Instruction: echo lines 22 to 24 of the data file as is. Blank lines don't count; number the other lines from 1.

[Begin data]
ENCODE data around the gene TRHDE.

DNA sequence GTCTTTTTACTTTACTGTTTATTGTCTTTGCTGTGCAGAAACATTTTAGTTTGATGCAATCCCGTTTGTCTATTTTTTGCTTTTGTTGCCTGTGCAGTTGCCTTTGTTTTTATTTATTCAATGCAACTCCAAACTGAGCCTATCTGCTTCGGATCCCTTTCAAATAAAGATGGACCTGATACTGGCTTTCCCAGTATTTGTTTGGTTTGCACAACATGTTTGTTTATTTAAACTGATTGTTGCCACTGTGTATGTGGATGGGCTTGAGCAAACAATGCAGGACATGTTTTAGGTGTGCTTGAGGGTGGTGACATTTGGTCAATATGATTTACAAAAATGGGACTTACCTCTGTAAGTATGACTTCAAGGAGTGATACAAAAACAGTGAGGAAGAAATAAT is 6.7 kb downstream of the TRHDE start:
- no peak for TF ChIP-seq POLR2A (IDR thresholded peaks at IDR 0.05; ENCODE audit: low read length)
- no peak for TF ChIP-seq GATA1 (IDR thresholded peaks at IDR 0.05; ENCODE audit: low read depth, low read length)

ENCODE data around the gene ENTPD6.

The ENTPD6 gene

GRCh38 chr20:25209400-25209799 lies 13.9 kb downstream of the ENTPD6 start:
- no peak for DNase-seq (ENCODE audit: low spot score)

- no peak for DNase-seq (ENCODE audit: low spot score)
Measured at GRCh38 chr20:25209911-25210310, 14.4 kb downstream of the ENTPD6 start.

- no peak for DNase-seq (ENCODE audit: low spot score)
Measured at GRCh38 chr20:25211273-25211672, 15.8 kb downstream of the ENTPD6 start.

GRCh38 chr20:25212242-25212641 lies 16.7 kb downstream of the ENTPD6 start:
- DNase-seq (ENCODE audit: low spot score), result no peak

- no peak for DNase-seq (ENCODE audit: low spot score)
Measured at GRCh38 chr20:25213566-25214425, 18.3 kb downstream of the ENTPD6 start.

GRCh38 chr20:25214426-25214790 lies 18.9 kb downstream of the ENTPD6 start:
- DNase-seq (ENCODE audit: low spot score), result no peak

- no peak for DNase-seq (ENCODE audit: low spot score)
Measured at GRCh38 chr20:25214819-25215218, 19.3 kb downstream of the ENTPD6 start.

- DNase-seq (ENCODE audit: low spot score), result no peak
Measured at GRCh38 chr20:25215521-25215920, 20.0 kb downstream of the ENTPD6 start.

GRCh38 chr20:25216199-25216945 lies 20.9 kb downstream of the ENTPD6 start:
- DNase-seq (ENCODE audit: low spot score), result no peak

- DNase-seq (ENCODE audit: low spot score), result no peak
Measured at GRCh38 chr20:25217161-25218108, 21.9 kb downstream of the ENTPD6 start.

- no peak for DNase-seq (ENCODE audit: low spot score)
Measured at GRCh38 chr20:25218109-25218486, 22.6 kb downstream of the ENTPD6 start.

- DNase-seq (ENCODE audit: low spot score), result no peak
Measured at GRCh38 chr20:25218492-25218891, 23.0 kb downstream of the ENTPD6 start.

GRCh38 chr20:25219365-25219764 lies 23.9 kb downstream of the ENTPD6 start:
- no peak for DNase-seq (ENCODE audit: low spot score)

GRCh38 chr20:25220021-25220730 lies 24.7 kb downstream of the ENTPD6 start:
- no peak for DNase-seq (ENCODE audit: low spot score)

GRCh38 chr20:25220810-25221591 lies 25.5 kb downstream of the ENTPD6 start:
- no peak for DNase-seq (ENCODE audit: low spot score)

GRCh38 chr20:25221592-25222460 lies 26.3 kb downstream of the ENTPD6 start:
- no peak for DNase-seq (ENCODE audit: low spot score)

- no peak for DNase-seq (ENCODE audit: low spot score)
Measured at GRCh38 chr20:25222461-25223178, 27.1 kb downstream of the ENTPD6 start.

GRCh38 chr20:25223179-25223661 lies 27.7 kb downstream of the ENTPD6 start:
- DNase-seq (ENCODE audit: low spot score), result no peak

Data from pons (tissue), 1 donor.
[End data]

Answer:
Measured at GRCh38 chr20:25215521-25215920, 20.0 kb downstream of the ENTPD6 start.

GRCh38 chr20:25216199-25216945 lies 20.9 kb downstream of the ENTPD6 start:
- DNase-seq (ENCODE audit: low spot score), result no peak